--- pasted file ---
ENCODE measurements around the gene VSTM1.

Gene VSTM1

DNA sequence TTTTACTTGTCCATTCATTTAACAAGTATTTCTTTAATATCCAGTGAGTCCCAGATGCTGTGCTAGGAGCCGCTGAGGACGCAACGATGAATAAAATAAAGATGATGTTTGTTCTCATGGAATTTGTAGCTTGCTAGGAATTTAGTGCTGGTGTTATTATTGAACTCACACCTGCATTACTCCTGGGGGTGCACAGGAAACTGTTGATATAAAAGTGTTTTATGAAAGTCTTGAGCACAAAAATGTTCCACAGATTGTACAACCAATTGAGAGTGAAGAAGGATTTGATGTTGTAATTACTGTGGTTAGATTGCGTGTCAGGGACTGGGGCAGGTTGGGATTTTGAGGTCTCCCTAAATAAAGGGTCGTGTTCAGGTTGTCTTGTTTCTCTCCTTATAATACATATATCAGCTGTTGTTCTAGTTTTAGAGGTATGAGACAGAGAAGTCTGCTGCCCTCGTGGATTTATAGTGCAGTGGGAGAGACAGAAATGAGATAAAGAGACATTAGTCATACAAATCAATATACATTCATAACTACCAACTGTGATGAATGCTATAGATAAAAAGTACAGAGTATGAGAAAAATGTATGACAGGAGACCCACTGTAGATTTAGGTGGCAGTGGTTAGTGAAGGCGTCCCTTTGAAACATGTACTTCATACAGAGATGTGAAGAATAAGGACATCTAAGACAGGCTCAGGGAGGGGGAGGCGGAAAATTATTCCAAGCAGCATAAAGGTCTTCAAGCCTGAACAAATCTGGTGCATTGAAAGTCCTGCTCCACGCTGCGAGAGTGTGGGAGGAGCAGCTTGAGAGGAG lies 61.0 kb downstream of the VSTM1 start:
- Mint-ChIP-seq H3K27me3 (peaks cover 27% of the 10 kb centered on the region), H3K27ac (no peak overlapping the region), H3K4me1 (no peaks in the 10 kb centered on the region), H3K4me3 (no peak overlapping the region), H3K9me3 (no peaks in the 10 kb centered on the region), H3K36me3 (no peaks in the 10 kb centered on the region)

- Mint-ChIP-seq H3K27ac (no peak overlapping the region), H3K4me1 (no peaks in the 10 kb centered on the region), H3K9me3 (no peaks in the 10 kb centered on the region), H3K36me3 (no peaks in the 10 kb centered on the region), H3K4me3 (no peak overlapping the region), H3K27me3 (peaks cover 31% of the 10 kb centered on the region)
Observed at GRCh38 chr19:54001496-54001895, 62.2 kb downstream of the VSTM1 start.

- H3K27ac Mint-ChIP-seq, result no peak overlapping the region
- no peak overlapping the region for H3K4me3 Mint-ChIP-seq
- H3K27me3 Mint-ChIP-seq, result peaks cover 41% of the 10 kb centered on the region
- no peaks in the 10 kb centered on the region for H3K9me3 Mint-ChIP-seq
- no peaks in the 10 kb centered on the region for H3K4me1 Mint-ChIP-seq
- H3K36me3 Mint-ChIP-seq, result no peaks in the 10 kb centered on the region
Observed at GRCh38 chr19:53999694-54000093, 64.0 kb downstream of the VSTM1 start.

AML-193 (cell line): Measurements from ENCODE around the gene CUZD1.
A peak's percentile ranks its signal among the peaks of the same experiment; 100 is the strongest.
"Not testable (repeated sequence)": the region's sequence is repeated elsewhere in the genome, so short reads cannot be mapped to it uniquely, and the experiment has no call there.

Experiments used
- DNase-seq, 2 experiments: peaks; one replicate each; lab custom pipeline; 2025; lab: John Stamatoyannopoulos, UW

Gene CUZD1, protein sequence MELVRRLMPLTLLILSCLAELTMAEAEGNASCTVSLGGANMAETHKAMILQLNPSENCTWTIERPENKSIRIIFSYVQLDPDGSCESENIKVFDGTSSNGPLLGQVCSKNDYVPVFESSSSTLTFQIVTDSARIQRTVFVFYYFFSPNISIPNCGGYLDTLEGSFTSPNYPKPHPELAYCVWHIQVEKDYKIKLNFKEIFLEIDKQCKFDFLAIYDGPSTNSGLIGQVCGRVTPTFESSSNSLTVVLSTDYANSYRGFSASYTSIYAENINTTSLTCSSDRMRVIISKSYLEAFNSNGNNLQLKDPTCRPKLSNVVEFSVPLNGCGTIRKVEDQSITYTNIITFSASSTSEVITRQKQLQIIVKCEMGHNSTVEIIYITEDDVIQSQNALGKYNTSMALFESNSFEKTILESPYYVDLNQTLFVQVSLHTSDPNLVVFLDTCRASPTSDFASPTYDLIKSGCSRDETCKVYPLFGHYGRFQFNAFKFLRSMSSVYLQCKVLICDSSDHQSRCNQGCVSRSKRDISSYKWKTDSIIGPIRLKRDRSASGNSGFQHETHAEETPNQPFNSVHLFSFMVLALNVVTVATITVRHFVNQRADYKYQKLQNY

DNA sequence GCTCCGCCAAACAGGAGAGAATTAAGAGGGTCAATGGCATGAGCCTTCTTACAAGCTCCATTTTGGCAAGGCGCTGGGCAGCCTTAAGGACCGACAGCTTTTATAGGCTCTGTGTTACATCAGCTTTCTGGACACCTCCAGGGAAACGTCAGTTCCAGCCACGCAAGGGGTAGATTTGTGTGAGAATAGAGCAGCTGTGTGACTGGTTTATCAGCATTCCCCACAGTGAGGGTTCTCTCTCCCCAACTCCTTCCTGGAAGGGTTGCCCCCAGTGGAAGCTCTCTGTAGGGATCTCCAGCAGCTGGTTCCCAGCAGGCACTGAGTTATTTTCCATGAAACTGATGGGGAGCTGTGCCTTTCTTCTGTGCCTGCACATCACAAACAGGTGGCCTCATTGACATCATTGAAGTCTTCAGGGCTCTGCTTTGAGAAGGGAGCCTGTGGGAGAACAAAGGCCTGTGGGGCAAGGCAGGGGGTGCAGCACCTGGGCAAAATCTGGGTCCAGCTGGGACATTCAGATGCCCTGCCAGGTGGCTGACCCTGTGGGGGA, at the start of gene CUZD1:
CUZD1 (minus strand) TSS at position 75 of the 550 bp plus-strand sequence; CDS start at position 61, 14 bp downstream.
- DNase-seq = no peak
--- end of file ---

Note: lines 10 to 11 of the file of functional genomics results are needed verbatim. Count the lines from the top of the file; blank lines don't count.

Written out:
- no peaks in the 10 kb centered on the region for H3K9me3 Mint-ChIP-seq
- no peaks in the 10 kb centered on the region for H3K4me1 Mint-ChIP-seq